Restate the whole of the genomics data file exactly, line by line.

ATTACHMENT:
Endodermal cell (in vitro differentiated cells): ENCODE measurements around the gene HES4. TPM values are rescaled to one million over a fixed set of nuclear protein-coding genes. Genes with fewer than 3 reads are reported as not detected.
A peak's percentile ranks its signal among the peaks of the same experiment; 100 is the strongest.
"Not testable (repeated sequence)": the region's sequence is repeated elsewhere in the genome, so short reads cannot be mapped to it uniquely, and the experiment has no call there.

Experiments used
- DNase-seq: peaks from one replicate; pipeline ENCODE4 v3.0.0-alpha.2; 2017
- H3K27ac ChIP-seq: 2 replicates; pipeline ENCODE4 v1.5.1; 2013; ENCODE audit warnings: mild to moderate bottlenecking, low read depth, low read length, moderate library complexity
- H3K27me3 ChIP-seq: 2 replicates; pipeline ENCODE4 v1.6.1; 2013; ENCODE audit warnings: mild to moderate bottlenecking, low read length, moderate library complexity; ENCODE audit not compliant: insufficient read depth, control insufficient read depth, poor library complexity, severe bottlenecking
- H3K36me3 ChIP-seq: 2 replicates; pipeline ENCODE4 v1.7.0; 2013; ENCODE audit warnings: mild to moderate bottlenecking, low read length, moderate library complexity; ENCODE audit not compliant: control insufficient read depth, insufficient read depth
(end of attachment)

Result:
Endodermal cell (in vitro differentiated cells): ENCODE measurements around the gene HES4. TPM values are rescaled to one million over a fixed set of nuclear protein-coding genes. Genes with fewer than 3 reads are reported as not detected.
A peak's percentile ranks its signal among the peaks of the same experiment; 100 is the strongest.
"Not testable (repeated sequence)": the region's sequence is repeated elsewhere in the genome, so short reads cannot be mapped to it uniquely, and the experiment has no call there.

Experiments used
- DNase-seq: peaks from one replicate; pipeline ENCODE4 v3.0.0-alpha.2; 2017
- H3K27ac ChIP-seq: 2 replicates; pipeline ENCODE4 v1.5.1; 2013; ENCODE audit warnings: mild to moderate bottlenecking, low read depth, low read length, moderate library complexity
- H3K27me3 ChIP-seq: 2 replicates; pipeline ENCODE4 v1.6.1; 2013; ENCODE audit warnings: mild to moderate bottlenecking, low read length, moderate library complexity; ENCODE audit not compliant: insufficient read depth, control insufficient read depth, poor library complexity, severe bottlenecking
- H3K36me3 ChIP-seq: 2 replicates; pipeline ENCODE4 v1.7.0; 2013; ENCODE audit warnings: mild to moderate bottlenecking, low read length, moderate library complexity; ENCODE audit not compliant: control insufficient read depth, insufficient read depth